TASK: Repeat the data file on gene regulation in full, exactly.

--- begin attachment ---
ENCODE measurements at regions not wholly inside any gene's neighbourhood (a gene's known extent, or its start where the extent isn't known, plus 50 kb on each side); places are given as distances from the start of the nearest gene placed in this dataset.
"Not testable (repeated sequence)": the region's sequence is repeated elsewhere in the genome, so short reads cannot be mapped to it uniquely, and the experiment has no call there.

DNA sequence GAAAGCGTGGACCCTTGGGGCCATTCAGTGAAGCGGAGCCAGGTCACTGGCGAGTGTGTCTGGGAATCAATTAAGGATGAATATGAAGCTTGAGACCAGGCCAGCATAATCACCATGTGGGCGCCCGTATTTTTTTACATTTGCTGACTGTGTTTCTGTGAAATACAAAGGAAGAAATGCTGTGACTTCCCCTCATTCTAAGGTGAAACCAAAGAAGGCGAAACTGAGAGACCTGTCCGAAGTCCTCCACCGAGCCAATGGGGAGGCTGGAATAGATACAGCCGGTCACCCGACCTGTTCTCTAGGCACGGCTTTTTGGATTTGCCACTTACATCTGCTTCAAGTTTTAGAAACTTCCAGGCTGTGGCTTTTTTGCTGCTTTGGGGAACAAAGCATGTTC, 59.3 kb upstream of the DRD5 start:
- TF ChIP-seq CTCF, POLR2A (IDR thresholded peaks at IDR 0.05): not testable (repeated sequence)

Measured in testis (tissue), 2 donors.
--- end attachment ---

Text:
ENCODE measurements at regions not wholly inside any gene's neighbourhood (a gene's known extent, or its start where the extent isn't known, plus 50 kb on each side); places are given as distances from the start of the nearest gene placed in this dataset.
"Not testable (repeated sequence)": the region's sequence is repeated elsewhere in the genome, so short reads cannot be mapped to it uniquely, and the experiment has no call there.

DNA sequence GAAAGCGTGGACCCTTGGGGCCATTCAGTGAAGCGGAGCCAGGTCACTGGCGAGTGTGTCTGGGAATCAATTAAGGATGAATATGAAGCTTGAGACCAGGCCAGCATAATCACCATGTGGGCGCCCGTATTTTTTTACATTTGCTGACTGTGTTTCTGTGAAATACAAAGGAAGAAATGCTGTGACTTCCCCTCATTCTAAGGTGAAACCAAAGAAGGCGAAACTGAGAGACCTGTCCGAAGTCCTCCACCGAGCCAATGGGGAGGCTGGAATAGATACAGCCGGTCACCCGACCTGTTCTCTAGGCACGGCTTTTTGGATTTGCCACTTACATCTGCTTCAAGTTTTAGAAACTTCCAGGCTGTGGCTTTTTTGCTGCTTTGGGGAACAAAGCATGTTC, 59.3 kb upstream of the DRD5 start:
- TF ChIP-seq CTCF, POLR2A (IDR thresholded peaks at IDR 0.05): not testable (repeated sequence)

Measured in testis (tissue), 2 donors.